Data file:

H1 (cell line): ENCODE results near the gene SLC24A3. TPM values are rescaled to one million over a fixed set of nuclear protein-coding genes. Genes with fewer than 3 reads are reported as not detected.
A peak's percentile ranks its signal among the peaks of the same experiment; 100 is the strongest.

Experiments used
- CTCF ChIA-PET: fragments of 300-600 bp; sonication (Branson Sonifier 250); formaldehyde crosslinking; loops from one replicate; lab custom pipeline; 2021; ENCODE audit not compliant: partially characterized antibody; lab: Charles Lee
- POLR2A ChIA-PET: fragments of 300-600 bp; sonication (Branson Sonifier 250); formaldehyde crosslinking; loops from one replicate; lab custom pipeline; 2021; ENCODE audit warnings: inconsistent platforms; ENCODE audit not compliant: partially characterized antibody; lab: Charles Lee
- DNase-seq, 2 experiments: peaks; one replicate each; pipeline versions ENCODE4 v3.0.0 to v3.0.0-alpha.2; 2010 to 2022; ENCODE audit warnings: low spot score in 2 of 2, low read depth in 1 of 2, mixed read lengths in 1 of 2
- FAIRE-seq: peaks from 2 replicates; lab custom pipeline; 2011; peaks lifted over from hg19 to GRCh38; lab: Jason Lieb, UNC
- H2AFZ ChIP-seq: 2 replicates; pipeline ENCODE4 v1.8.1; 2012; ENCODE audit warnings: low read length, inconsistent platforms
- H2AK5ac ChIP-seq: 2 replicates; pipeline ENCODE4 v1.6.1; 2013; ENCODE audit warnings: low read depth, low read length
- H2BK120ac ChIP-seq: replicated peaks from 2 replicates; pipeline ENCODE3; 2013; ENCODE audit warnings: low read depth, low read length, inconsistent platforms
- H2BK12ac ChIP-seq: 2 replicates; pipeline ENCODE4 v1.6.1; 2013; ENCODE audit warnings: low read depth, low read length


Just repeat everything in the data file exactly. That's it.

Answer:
H1 (cell line): ENCODE results near the gene SLC24A3. TPM values are rescaled to one million over a fixed set of nuclear protein-coding genes. Genes with fewer than 3 reads are reported as not detected.
A peak's percentile ranks its signal among the peaks of the same experiment; 100 is the strongest.

Experiments used
- CTCF ChIA-PET: fragments of 300-600 bp; sonication (Branson Sonifier 250); formaldehyde crosslinking; loops from one replicate; lab custom pipeline; 2021; ENCODE audit not compliant: partially characterized antibody; lab: Charles Lee
- POLR2A ChIA-PET: fragments of 300-600 bp; sonication (Branson Sonifier 250); formaldehyde crosslinking; loops from one replicate; lab custom pipeline; 2021; ENCODE audit warnings: inconsistent platforms; ENCODE audit not compliant: partially characterized antibody; lab: Charles Lee
- DNase-seq, 2 experiments: peaks; one replicate each; pipeline versions ENCODE4 v3.0.0 to v3.0.0-alpha.2; 2010 to 2022; ENCODE audit warnings: low spot score in 2 of 2, low read depth in 1 of 2, mixed read lengths in 1 of 2
- FAIRE-seq: peaks from 2 replicates; lab custom pipeline; 2011; peaks lifted over from hg19 to GRCh38; lab: Jason Lieb, UNC
- H2AFZ ChIP-seq: 2 replicates; pipeline ENCODE4 v1.8.1; 2012; ENCODE audit warnings: low read length, inconsistent platforms
- H2AK5ac ChIP-seq: 2 replicates; pipeline ENCODE4 v1.6.1; 2013; ENCODE audit warnings: low read depth, low read length
- H2BK120ac ChIP-seq: replicated peaks from 2 replicates; pipeline ENCODE3; 2013; ENCODE audit warnings: low read depth, low read length, inconsistent platforms
- H2BK12ac ChIP-seq: 2 replicates; pipeline ENCODE4 v1.6.1; 2013; ENCODE audit warnings: low read depth, low read length